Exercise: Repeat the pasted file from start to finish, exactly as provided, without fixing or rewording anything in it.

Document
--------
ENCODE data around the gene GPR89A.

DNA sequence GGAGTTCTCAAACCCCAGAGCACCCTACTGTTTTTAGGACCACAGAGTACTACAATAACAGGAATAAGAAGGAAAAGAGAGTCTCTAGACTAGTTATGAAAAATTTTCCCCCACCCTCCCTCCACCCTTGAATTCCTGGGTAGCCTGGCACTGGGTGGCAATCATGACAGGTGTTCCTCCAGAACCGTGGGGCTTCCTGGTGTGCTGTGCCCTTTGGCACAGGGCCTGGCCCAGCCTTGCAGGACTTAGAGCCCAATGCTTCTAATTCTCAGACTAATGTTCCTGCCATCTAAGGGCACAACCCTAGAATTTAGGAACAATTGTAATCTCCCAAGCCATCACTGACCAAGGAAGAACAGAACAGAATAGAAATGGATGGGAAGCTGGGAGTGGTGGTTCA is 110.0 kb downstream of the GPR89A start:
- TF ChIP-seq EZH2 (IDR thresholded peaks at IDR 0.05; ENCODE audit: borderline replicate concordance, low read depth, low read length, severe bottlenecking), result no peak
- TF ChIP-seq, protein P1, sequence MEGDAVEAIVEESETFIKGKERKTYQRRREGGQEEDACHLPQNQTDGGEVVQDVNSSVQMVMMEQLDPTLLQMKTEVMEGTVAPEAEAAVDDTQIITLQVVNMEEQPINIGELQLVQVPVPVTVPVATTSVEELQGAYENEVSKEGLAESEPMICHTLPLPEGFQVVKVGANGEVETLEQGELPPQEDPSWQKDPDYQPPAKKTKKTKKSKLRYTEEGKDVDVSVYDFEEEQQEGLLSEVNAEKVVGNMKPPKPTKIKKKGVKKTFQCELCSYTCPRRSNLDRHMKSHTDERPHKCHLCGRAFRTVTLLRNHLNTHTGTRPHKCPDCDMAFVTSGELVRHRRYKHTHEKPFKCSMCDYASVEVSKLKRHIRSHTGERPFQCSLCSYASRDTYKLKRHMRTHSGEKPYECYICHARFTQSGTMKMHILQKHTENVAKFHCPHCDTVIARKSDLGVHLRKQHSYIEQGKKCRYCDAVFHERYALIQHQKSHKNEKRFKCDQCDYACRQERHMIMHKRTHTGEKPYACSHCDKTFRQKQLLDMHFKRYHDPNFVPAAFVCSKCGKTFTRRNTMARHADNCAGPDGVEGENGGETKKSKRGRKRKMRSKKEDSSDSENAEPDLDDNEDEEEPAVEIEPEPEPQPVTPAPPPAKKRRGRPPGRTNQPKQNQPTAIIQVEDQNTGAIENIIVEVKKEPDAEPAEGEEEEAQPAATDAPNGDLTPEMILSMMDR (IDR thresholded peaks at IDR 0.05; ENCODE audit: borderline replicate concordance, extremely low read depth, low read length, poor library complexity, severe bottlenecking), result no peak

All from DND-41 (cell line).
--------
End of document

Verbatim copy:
ENCODE data around the gene GPR89A.

DNA sequence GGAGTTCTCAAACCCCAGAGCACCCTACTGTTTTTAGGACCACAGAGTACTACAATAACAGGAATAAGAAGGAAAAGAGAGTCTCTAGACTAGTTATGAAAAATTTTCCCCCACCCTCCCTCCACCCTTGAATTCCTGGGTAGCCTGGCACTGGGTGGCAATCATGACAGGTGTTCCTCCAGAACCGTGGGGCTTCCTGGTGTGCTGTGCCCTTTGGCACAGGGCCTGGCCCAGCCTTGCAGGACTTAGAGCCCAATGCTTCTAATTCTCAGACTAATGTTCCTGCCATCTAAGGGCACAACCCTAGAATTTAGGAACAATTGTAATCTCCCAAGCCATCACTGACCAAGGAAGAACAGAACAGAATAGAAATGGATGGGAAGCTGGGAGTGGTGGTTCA is 110.0 kb downstream of the GPR89A start:
- TF ChIP-seq EZH2 (IDR thresholded peaks at IDR 0.05; ENCODE audit: borderline replicate concordance, low read depth, low read length, severe bottlenecking), result no peak
- TF ChIP-seq, protein P1, sequence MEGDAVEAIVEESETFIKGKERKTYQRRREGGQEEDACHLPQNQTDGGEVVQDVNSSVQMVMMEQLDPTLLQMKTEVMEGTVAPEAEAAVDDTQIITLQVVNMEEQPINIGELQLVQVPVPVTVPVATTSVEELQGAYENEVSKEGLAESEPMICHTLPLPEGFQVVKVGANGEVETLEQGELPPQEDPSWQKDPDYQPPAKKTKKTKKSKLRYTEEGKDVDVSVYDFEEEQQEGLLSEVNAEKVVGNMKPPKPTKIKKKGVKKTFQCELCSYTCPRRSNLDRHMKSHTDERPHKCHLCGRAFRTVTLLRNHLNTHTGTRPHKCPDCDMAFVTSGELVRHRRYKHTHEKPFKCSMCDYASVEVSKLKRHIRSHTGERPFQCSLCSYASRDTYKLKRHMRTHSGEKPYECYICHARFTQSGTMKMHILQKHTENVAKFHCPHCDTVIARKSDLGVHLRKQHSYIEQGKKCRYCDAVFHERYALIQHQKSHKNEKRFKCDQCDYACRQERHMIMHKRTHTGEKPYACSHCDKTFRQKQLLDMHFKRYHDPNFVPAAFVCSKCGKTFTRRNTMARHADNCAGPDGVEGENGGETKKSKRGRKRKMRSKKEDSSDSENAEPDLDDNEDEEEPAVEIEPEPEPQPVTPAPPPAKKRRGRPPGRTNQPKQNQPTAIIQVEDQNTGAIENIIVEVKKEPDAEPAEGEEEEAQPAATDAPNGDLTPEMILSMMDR (IDR thresholded peaks at IDR 0.05; ENCODE audit: borderline replicate concordance, extremely low read depth, low read length, poor library complexity, severe bottlenecking), result no peak

All from DND-41 (cell line).